The affinity of serum antibodies increases with time (months) after injection of antigen-adjuvant mixtures and as antigen in the system decreases. Widely used antigen dosages for “booster” or secondary immunizations are usually one half to equal the priming dosages. Antigens should be free of preparative byproducts and chemicals such as polyacrylamide gel, SDS, urea, endotoxin, particulate matter and extremes of pH.
Investigators should also consider the status of nativity of protein antigens when used as immunogens and reaction with antibodies produced. Antibodies to native proteins react best with native proteins and antibodies to denatured proteins react best with denatured proteins. If elicited antibodies are to be used on membrane blots (proteins subjected to denaturing conditions) then antibodies should be made against denatured proteins. On the other hand, if antibodies are to be used to react with a native protein or block a protein active site, then antibodies should be made against the native protein. Adjuvants can often alter the nativity of the protein. Generally, absorbed protein antigens in a preformed oil-in-water emulsion adjuvant, retain greater native protein structure than those in water-in-oil emulsions.
Antigens should always be prepared using techniques that ensure that they are free of microbial contamination. Most protein antigen preparations can be sterilized by passage through a 0.22u filter. Septic abscesses often occur at inoculation sites of animals when contaminated preparations are used. This can result in failure of immunization against the targeted antigen.
There are many commercially available immunologic adjuvants. Selection of specific adjuvants or types varies depending upon whether they are to be used for research and antibody production or in vaccine development. Adjuvants for vaccine use only need to produce protective antibodies and good systemic memory while those for antiserum production need to rapidly induce high titer, high avidity antibodies. No single adjuvant is ideal for all purposes and all have advantages and disadvantages. Adjuvant use generally is accompanied by undesirable side effects of varying severity and duration. Research on new adjuvants focuses on substances which have minimal toxicity while retaining maximum immunostimulation. Investigators should always be aware of potential pain and distress associated with adjuvant use in laboratory animals.
The most frequently used adjuvants for antibody production are Freund’s, the Ribi Adjuvant System and Titermax.
There are two basic types of Freund’s adjuvants: Freund’s Complete Adjuvant (FCA) and Freund’s Incomplete Adjuvant (FIA). FCA is a water-in-oil emulsion that localizes antigen for release periods up to 6 months. It is formulated with mineral oil, the surfactant mannide monoleate and heat killed Mycobacterium tuberculosis, Mycobacterium butyricum or their extracts (for aggregation of macrophages at the inoculation site). This potent adjuvant stimulates both cell mediated and humoral immunity with preferential induction of antibody against epitopes of denatured proteins. Although FCA has historically been the most widely used adjuvant, it is one of the more toxic agents due to non-metabolizable mineral oil and it induces granulomatous reactions. Its use is limited to laboratory animals and it should be used only with weak antigens. It should not be used more than once in a single animal since multiple FCA inoculations can cause severe systemic reactions and decreased immune responses. Freund’s Incomplete Adjuvant has the same formulation as FCA but does not contain mycobacterium or its components. FIA usually is limited to booster doses of antigen since it normally much less effective than FCA for primary antibody induction. Freund’s adjuvants are normally mixed with equal parts of antigen preparations to form stable emulsions.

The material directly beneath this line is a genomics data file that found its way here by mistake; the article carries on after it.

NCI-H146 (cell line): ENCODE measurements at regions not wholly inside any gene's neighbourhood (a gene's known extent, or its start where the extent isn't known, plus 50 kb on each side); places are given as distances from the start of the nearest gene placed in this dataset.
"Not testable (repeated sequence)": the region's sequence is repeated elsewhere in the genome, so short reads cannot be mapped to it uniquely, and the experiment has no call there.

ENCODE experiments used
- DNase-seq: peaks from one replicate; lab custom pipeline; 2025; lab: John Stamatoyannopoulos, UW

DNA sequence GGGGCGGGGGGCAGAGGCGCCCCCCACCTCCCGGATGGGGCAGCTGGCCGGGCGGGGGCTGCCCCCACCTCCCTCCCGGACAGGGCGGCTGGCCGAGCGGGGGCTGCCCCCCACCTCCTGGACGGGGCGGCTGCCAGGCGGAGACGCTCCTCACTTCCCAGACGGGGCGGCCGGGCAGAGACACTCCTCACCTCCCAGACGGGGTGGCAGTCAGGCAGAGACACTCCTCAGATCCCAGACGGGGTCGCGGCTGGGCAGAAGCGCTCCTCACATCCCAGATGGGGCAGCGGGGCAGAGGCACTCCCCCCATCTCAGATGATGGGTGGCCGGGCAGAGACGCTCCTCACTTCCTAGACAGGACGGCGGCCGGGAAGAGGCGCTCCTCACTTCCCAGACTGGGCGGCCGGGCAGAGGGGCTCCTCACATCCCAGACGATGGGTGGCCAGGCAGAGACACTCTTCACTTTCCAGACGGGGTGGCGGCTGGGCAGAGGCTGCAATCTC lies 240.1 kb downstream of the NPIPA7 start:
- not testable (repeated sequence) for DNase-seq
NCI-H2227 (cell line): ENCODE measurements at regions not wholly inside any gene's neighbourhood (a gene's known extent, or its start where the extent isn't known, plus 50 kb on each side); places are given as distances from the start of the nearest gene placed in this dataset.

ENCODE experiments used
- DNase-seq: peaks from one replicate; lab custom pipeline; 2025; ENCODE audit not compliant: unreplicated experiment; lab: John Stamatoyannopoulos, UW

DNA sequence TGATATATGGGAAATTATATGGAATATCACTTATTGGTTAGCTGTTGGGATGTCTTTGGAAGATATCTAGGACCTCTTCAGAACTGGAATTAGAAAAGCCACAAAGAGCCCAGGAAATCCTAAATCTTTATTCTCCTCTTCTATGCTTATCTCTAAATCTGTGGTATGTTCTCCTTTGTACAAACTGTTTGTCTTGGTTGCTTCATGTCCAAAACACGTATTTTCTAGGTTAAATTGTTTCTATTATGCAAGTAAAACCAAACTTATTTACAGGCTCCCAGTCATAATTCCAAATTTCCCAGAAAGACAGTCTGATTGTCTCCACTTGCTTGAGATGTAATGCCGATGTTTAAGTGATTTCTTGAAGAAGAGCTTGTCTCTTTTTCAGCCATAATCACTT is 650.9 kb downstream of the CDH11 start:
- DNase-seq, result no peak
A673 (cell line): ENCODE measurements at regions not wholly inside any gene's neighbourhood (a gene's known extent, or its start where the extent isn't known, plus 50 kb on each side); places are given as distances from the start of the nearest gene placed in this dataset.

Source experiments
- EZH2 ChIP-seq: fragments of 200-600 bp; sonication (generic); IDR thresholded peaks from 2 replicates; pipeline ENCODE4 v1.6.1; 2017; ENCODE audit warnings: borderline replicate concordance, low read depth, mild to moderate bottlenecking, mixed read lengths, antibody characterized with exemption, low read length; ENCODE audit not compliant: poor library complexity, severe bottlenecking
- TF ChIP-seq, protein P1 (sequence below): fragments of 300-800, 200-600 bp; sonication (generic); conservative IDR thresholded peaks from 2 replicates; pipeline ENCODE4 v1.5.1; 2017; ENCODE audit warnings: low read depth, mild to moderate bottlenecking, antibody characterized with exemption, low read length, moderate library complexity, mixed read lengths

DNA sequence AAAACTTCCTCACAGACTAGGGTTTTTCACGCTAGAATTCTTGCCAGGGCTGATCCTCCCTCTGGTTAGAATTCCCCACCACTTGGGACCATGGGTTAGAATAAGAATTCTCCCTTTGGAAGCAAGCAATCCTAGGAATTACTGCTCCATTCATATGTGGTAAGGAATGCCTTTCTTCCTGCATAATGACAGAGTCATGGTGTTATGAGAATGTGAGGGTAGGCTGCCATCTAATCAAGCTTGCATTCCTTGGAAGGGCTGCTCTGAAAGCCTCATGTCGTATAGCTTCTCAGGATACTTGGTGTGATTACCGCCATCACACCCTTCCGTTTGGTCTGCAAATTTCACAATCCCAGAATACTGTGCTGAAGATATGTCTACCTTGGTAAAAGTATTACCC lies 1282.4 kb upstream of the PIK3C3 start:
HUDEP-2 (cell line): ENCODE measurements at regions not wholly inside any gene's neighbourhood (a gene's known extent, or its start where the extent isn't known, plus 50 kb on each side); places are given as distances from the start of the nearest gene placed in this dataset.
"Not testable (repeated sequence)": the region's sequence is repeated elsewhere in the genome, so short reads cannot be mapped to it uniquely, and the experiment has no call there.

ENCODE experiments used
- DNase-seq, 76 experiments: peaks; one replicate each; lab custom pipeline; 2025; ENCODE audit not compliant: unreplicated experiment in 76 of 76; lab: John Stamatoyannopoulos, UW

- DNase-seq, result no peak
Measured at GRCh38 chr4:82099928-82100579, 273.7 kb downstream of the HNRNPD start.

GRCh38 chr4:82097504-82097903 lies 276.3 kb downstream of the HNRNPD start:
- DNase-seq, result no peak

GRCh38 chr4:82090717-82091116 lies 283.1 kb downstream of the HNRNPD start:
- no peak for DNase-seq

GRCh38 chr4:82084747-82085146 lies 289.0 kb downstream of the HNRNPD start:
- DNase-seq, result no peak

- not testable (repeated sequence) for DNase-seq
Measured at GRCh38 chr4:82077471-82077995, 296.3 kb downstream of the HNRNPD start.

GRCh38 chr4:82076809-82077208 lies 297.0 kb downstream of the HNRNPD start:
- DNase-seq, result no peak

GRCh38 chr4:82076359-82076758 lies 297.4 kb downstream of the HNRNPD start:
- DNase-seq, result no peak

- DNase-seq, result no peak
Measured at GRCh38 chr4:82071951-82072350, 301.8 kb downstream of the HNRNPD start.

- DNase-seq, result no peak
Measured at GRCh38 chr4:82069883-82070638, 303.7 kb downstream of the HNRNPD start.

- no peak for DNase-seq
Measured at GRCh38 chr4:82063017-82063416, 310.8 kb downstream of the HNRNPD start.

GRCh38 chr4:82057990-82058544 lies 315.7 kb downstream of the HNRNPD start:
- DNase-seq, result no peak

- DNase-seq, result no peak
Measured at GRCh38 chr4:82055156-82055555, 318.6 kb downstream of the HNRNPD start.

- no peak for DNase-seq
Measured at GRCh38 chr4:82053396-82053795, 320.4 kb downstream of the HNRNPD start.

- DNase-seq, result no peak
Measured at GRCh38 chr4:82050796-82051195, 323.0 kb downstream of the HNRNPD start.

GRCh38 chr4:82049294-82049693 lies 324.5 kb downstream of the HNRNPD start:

Ribi adjuvants are oil-in-water emulsions where antigens are mixed with small volumes of a metabolizable oil (squalene) which are then emulsified with saline containing the surfactant Tween 80. This system also contains refined mycobacterial products (cord factor, cell wall skeleton) as immunostimulants and bacterial monophosphoryl lipid A. Three different species oriented formulations of the adjuvant system are available. These adjuvants interact with membranes of immune cells resulting in cytokine induction, which enhances antigen uptake, processing and presentation. This adjuvant system is much less toxic and less potent than FCA but generally induces satisfactory amounts of high avidity antibodies against protein antigens.
Titermax represents a newer generation of adjuvants that are less toxic and contain no biologically derived materials. It is based upon mixtures of surfactant acting, linear, blocks or chains of nonionic copolymers polyoxypropylene (POP) and polyoxyethylene (POE). These copolymers are less toxic than many other surfactant materials and have potent adjuvant properties which favor chemotaxis, complement activation and antibody production. Titermax adjuvant forms a microparticulate water-in-oil emulsion with a copolymer and metabolizable squalene oil. The copolymer is coated with emulsion stabilizing silica particles which allows for incorporation of large amounts of a wide variety of antigenic materials. The adjuvant active copolymer forms hydrophilic surfaces, which activate complement, immune cells and increased expression of class II major histocompatibility molecules on macrophages. Titermax presents antigen in a highly concentrated form to the immune system, which often results in antibody titers comparable to or higher than FCA.
Specol: Specol is a water in oil adjuvant made of purified mineral oil. It has been reported to induce immune response comparable to Freund's adjuvant in rabbit and other research animal while producing fewer histological lesions.
The content of this article is licensed under the GNU Free Documentation License (local copy). It uses material from the Wikipedia article "Polyclonal antibodies" modified August 9, 2007 with previous authors listed in its history.